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China, Japan go toe-to-toe over islets

Analysis: Minor spat over fishing rights reveals shifting power balance in Asia.

Chinese fishing boats
Chinese fishing boats are berthed along the coast in Jinjiang, in southeast China's Fujian province on Sept. 9, 2010, where Zhan Qixiong the 41-year-old Chinese captain and his crew set sail before being arrested by Japanese authorities. (AFP/Getty Images)

TAIPEI, Taiwan — China and Japan, now the world's No. 2 and No. 3 economies, have become embroiled in a nasty diplomatic dispute over a group of obscure islets northeast of Taiwan.

The tempest reflects China's growing assertiveness in defending its territorial claims, China's emergence as the world's fishing superpower and its bid to challenge Japan's dominance of East Asia, say analysts.

Most believe the two nations' greater-than-ever economic inter-dependence will ensure that cool heads prevail. But it's a prelude of things to come, as China's rise slowly but surely shifts the balance of power in Asia.

The spat began Tuesday when a Chinese fishing trawler twice collided with Japanese coast guard vessels near islets claimed by both countries and Taiwan. (Chinese and Japanese media give differing, "he-said, she-said" accounts of who exactly rammed who.)

But it quickly escalated when Japan on Wednesday arrested the captain of the Chinese boat (the crew were detained) and sent him to prosecutors today. He could stand trial, and Chinese media said he faces up to three years in jail.

China made several high-level protests, and a foreign ministry spokesperson made unusually shrill comments in a briefing today, saying Japan's handling of the incident was "absurd, illegal and invalid," according to the state-run Xinhua news service.

"We hope that the Japanese side thoroughly considers the seriousness and graveness of this incident, and release the crew and vessel immediately so as to avoid further deterioration of the situation and escalation," the spokesperson said, according to Xinhua.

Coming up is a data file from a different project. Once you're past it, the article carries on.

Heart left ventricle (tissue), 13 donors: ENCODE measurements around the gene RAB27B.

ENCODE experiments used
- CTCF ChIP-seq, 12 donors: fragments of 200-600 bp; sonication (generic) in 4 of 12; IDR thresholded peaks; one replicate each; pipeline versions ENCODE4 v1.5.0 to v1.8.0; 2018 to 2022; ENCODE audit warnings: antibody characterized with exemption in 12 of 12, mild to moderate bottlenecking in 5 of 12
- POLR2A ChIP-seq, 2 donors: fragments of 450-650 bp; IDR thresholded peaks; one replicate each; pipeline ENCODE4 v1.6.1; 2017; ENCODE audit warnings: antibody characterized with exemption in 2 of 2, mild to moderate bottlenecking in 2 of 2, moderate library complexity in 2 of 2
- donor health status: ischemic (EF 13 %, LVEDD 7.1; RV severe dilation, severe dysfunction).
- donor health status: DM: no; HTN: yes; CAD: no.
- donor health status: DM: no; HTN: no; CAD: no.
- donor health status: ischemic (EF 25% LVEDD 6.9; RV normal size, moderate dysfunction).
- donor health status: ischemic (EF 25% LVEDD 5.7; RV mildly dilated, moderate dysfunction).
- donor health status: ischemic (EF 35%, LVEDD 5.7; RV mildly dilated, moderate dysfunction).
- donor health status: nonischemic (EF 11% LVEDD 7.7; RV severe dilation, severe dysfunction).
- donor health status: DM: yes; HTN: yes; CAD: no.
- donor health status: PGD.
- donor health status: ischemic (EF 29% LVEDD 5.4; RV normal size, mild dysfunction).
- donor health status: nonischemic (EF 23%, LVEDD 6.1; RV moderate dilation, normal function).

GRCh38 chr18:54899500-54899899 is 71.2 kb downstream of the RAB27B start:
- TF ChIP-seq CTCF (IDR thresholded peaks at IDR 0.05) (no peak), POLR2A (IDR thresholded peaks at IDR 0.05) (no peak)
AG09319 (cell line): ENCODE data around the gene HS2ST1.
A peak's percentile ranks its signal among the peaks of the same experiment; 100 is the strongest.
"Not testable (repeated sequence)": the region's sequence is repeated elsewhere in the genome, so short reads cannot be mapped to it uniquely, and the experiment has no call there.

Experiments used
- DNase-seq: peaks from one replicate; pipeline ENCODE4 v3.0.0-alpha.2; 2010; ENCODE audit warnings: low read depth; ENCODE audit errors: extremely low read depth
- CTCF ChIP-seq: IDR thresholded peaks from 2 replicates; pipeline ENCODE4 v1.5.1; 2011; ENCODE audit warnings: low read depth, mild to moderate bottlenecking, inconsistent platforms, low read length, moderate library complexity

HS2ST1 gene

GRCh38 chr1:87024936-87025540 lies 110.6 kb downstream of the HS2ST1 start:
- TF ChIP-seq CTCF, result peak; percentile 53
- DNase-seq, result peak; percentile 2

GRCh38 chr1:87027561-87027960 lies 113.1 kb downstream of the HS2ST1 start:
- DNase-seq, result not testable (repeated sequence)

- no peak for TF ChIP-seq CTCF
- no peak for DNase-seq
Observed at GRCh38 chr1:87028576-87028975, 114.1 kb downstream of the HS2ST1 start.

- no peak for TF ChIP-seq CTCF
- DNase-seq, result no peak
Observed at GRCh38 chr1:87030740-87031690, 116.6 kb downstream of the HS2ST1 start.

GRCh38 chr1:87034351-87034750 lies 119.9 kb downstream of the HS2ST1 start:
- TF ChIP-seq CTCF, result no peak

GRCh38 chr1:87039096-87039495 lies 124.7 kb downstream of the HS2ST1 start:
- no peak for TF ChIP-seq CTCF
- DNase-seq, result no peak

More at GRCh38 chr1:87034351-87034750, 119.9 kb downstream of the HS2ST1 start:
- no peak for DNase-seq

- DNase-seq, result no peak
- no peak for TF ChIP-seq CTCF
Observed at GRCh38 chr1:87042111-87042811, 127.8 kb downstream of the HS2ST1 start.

"If not handled properly, [the issue] will seriously undermine the general situation of China-Japan relations."

Some 30 Chinese nationalists protested outside the Japanese embassy in Beijing on Wednesday. Meanwhile, Chinese media are having a field day with the spat, with and (Global Times) dedicating multimedia web pages to the story, complete with maps, animation and video and all the latest breaking developments.

Chinese media reported today that the captain's mother, fraught with worry over her son's ordeal, had passed away.

Competing claims

The uninhabitable islets in question have a tangled history, and an outsized influence on regional affairs. The Chinese call them the Diaoyu, the Japanese say Senkaku and the Taiwanese call them the Diaoyutai island chain or simply the "Diaoyutai."

Nearby natural gas resources make the islets' location strategic. All three nations insist they're the rightful owner. But Japan has had greatest effective control, patrolling the area with coast guard ships after the U.S. turned over Okinawa (and, Japan argues, the Senkakus) to Japanese control in 1972. Right-wing Japanese groups have also built light houses on a couple of the islets, bolstering Tokyo's claim.

The dispute has long simmered on a low boil, with all sides usually having bigger fish to fry. But China's strong reaction to the latest incident reflects a newfound swagger, as the rising Asian power seeks to enforce a range of territorial claims, said Asia security expert and longtime China-watcher Willy Lam.

"Beijing wants to make the point that it's now taking a much more proactive stance about its sovereignty claims, not just in the Diaoyu, but also the Spratly and Paracel Islands," said Lam, referring to two island groups in another Asian flashpoint, the South China Sea. "It wants to show a harsher line."

China may also may be taking advantage of a "semi-vacuum" in Japanese politics, said Lam: Prime Minister Naoto Kan faces a leadership challenge from his own party's "shadow shogun," Ichiro Ozawa, next week and "no one seems to be calling the shots," he said.

Expanding fishing fleet

Another important factor is behind this week's tiff: China's emergence as a fishing superpower. In a paper last year, the U.S. Naval War College's Lyle Goldstein noted that by 2007, China's annual catch of 17 million tons of fish was four times that of its nearest competitor, and far greater than that of Japan or the U.S.

It boasts some 300,000 motorized fishing vessels, which have been involved in disputes with the U.S. Navy, the Indonesian coast guard and now Japan, and an increasingly aggressive Fisheries Law Enforcement Command, which has itself seized Vietnamese fishing vessels in the South China Sea, straining ties with that country too.